Please indicate your preference below:

Yes, I am happy to support Mondaq in maintaining its free to view business model by agreeing to allow Mondaq to share my personal data with Contributors whose Content I access
No, I do not want Mondaq to share my personal data with Contributors

Also please let us know whether you are happy to receive communications promoting products and services offered by Mondaq:

Yes, I am happy to received promotional communications from Mondaq
No, please do not send me promotional communications from Mondaq
Terms & Conditions (the Website) is owned and managed by Mondaq Ltd (Mondaq). Mondaq grants you a non-exclusive, revocable licence to access the Website and associated services, such as the Mondaq News Alerts (Services), subject to and in consideration of your compliance with the following terms and conditions of use (Terms). Your use of the Website and/or Services constitutes your agreement to the Terms. Mondaq may terminate your use of the Website and Services if you are in breach of these Terms or if Mondaq decides to terminate the licence granted hereunder for any reason whatsoever.

Use of

To Use you must be: eighteen (18) years old or over; legally capable of entering into binding contracts; and not in any way prohibited by the applicable law to enter into these Terms in the jurisdiction which you are currently located.

You may use the Website as an unregistered user, however, you are required to register as a user if you wish to read the full text of the Content or to receive the Services.

You may not modify, publish, transmit, transfer or sell, reproduce, create derivative works from, distribute, perform, link, display, or in any way exploit any of the Content, in whole or in part, except as expressly permitted in these Terms or with the prior written consent of Mondaq. You may not use electronic or other means to extract details or information from the Content. Nor shall you extract information about users or Contributors in order to offer them any services or products.

In your use of the Website and/or Services you shall: comply with all applicable laws, regulations, directives and legislations which apply to your Use of the Website and/or Services in whatever country you are physically located including without limitation any and all consumer law, export control laws and regulations; provide to us true, correct and accurate information and promptly inform us in the event that any information that you have provided to us changes or becomes inaccurate; notify Mondaq immediately of any circumstances where you have reason to believe that any Intellectual Property Rights or any other rights of any third party may have been infringed; co-operate with reasonable security or other checks or requests for information made by Mondaq from time to time; and at all times be fully liable for the breach of any of these Terms by a third party using your login details to access the Website and/or Services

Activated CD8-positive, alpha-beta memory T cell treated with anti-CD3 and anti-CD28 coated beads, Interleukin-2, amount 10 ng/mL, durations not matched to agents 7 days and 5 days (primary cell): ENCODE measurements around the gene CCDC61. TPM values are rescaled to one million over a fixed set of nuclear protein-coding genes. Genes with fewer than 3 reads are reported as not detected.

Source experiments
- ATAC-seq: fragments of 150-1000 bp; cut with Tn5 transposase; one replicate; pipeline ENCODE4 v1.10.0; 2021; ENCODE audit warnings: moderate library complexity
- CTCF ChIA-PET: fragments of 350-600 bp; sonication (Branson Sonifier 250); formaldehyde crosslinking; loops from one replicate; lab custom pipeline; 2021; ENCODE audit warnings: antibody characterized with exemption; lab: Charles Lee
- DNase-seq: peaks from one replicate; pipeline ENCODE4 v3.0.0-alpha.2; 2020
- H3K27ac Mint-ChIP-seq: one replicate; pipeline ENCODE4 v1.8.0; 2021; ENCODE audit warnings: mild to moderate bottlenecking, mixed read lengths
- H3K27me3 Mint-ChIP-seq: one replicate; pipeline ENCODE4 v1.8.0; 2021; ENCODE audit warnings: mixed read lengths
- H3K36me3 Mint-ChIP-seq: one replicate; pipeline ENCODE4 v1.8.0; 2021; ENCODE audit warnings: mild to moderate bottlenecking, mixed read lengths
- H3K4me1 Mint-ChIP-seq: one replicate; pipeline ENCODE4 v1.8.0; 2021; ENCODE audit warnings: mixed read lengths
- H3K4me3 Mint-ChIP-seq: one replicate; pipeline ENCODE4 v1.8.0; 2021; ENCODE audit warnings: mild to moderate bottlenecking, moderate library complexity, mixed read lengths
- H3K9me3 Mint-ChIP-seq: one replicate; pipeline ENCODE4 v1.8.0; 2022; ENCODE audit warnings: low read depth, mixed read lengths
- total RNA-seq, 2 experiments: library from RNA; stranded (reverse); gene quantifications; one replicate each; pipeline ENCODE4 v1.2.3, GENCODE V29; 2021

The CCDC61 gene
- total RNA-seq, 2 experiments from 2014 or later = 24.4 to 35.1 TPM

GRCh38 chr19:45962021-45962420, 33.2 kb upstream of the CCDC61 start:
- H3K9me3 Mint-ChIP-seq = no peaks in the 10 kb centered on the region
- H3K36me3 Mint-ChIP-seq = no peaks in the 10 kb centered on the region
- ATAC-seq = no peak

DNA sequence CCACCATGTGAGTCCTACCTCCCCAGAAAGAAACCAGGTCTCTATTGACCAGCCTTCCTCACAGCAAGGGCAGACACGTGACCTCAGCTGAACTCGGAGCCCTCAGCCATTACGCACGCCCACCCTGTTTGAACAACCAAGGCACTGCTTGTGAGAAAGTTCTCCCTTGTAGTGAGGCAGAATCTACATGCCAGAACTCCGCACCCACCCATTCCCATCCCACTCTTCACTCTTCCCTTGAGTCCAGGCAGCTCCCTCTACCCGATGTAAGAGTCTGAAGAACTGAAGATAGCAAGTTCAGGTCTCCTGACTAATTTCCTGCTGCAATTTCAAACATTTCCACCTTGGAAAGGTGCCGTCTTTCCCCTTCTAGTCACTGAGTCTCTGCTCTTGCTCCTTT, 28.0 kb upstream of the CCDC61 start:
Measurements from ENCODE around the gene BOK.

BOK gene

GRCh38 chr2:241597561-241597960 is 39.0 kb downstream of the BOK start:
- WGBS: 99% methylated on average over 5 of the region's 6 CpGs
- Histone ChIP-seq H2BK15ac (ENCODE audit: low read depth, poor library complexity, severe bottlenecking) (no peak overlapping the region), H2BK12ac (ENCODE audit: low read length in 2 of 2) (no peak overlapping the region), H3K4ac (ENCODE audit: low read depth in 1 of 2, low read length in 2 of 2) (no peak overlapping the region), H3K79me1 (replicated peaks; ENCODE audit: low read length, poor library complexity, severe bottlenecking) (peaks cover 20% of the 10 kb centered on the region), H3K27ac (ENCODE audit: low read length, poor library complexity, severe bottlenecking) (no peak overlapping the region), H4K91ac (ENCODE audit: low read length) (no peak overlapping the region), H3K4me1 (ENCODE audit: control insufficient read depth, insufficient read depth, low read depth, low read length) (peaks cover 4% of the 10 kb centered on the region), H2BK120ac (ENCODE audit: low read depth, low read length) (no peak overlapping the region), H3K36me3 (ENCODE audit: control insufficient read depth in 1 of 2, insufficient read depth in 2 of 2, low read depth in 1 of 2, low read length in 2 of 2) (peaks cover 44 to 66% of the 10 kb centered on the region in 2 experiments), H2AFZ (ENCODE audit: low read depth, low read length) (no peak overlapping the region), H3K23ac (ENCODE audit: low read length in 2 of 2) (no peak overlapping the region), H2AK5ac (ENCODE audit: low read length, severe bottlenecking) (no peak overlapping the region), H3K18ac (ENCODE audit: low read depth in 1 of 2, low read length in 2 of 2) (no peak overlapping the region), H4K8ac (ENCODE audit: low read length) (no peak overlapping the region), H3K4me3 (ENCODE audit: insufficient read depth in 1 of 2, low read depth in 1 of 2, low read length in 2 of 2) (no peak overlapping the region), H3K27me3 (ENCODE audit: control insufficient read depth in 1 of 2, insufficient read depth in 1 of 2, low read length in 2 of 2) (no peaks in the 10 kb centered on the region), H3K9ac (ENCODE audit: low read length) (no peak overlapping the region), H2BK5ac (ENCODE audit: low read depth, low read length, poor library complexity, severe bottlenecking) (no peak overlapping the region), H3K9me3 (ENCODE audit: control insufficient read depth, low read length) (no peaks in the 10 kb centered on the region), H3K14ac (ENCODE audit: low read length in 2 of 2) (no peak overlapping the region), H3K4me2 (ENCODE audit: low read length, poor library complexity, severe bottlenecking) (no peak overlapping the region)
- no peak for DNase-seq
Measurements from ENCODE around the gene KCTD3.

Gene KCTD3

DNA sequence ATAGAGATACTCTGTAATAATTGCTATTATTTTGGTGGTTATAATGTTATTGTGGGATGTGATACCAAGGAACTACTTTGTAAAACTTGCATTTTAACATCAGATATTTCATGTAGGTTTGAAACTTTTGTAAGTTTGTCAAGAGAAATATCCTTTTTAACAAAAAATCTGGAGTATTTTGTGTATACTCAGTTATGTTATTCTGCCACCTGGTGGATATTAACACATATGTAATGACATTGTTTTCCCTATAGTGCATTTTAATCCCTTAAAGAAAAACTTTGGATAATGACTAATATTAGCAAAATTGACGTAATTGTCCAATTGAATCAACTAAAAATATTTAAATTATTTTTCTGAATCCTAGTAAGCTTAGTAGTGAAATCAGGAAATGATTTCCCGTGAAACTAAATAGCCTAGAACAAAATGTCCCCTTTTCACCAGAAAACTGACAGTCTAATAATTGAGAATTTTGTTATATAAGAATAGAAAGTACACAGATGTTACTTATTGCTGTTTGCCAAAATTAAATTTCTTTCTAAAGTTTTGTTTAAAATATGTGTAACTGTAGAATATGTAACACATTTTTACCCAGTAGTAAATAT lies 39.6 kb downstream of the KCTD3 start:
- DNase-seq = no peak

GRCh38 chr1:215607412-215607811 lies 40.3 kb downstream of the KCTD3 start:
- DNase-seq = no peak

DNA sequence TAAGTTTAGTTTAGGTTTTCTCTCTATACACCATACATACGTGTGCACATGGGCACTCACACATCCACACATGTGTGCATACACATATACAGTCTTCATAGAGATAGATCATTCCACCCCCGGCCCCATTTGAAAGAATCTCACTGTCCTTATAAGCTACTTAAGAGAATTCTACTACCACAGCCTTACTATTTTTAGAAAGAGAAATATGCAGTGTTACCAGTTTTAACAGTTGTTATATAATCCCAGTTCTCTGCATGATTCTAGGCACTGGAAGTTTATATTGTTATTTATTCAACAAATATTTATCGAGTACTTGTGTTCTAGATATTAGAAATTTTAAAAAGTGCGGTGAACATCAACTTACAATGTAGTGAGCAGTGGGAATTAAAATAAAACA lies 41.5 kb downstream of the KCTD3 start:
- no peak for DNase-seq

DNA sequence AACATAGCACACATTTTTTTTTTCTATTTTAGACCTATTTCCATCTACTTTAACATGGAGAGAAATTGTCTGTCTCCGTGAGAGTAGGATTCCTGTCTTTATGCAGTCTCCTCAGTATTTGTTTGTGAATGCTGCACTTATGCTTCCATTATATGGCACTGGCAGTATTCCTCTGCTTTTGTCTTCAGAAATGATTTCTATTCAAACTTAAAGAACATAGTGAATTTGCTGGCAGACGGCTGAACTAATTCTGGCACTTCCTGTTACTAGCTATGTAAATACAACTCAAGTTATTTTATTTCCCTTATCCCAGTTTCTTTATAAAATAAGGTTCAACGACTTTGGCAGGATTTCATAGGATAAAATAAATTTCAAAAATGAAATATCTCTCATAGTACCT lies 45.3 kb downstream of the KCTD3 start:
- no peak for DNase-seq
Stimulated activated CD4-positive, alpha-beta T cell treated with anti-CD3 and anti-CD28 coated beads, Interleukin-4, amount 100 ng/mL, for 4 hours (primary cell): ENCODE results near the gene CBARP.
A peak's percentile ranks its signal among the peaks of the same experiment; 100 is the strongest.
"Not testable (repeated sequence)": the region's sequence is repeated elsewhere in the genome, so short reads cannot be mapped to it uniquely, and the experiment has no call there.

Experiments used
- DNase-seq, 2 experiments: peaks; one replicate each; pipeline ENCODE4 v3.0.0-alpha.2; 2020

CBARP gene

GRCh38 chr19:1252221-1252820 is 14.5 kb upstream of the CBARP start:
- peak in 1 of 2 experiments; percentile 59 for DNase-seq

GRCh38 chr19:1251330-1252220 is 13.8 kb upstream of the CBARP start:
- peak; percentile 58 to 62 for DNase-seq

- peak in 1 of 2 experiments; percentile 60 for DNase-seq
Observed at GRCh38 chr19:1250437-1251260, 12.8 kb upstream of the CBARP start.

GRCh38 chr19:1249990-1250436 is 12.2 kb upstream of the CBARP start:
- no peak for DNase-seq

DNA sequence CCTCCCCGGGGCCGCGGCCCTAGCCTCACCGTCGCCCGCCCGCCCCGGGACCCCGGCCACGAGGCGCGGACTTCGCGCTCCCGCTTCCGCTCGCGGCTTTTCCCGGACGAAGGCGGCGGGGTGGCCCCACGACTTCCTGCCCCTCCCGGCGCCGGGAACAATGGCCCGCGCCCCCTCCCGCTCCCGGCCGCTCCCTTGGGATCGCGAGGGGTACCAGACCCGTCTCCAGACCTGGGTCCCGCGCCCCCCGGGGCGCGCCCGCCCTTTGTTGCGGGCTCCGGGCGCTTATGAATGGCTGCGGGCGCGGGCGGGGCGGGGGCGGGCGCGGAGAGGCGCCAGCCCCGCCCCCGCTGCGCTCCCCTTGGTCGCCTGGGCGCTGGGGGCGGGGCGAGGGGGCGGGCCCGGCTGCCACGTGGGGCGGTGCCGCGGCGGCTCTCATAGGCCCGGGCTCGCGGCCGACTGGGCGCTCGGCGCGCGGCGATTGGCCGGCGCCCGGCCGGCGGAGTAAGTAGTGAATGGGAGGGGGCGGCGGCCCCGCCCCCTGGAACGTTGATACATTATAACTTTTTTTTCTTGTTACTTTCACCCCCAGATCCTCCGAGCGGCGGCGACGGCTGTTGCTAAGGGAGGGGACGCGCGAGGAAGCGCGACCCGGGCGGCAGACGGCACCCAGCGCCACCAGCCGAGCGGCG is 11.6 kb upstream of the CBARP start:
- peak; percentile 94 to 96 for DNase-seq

however, you shall not: do anything likely to impair, interfere with or damage or cause harm or distress to any persons, or the network; do anything that will infringe any Intellectual Property Rights or other rights of Mondaq or any third party; or use the Website, Services and/or Content otherwise than in accordance with these Terms; use any trade marks or service marks of Mondaq or the Contributors, or do anything which may be seen to take unfair advantage of the reputation and goodwill of Mondaq or the Contributors, or the Website, Services and/or Content.

Mondaq reserves the right, in its sole discretion, to take any action that it deems necessary and appropriate in the event it considers that there is a breach or threatened breach of the Terms.

Mondaq’s Rights and Obligations

Unless otherwise expressly set out to the contrary, nothing in these Terms shall serve to transfer from Mondaq to you, any Intellectual Property Rights owned by and/or licensed to Mondaq and all rights, title and interest in and to such Intellectual Property Rights will remain exclusively with Mondaq and/or its licensors.